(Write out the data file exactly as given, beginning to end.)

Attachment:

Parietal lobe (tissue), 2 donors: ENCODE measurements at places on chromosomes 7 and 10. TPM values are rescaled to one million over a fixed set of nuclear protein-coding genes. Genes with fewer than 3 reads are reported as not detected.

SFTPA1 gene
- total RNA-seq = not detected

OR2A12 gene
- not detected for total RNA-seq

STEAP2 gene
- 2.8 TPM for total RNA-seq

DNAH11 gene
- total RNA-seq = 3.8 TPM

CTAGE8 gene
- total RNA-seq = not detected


Parietal lobe (tissue), 2 donors: ENCODE measurements at places on chromosomes 7 and 10. TPM values are rescaled to one million over a fixed set of nuclear protein-coding genes. Genes with fewer than 3 reads are reported as not detected.

SFTPA1 gene
- total RNA-seq = not detected

OR2A12 gene
- not detected for total RNA-seq

STEAP2 gene
- 2.8 TPM for total RNA-seq

DNAH11 gene
- total RNA-seq = 3.8 TPM

CTAGE8 gene
- total RNA-seq = not detected